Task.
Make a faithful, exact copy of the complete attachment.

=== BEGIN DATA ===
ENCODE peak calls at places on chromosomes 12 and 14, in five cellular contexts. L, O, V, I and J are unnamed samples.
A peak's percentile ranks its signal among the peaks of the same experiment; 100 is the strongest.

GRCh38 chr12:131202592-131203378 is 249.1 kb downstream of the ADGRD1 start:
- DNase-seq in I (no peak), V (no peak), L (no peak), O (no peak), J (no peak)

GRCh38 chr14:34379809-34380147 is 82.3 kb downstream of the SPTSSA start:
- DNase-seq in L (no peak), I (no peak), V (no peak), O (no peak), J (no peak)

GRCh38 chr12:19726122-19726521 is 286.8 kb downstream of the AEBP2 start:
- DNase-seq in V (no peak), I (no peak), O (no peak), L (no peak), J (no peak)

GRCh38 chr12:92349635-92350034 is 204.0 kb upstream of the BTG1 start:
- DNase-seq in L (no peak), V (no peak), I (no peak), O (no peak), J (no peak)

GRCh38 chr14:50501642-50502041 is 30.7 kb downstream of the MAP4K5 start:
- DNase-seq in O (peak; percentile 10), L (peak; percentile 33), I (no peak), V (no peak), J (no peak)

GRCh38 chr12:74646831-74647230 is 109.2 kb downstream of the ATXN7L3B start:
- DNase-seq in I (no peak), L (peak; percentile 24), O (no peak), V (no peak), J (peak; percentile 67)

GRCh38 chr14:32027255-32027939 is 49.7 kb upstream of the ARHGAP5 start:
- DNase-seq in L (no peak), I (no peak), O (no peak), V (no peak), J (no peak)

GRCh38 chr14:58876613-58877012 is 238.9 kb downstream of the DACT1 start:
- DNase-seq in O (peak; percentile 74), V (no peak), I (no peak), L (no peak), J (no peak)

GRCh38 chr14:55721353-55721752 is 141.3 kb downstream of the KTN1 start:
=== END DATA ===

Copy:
ENCODE peak calls at places on chromosomes 12 and 14, in five cellular contexts. L, O, V, I and J are unnamed samples.
A peak's percentile ranks its signal among the peaks of the same experiment; 100 is the strongest.

GRCh38 chr12:131202592-131203378 is 249.1 kb downstream of the ADGRD1 start:
- DNase-seq in I (no peak), V (no peak), L (no peak), O (no peak), J (no peak)

GRCh38 chr14:34379809-34380147 is 82.3 kb downstream of the SPTSSA start:
- DNase-seq in L (no peak), I (no peak), V (no peak), O (no peak), J (no peak)

GRCh38 chr12:19726122-19726521 is 286.8 kb downstream of the AEBP2 start:
- DNase-seq in V (no peak), I (no peak), O (no peak), L (no peak), J (no peak)

GRCh38 chr12:92349635-92350034 is 204.0 kb upstream of the BTG1 start:
- DNase-seq in L (no peak), V (no peak), I (no peak), O (no peak), J (no peak)

GRCh38 chr14:50501642-50502041 is 30.7 kb downstream of the MAP4K5 start:
- DNase-seq in O (peak; percentile 10), L (peak; percentile 33), I (no peak), V (no peak), J (no peak)

GRCh38 chr12:74646831-74647230 is 109.2 kb downstream of the ATXN7L3B start:
- DNase-seq in I (no peak), L (peak; percentile 24), O (no peak), V (no peak), J (peak; percentile 67)

GRCh38 chr14:32027255-32027939 is 49.7 kb upstream of the ARHGAP5 start:
- DNase-seq in L (no peak), I (no peak), O (no peak), V (no peak), J (no peak)

GRCh38 chr14:58876613-58877012 is 238.9 kb downstream of the DACT1 start:
- DNase-seq in O (peak; percentile 74), V (no peak), I (no peak), L (no peak), J (no peak)

GRCh38 chr14:55721353-55721752 is 141.3 kb downstream of the KTN1 start: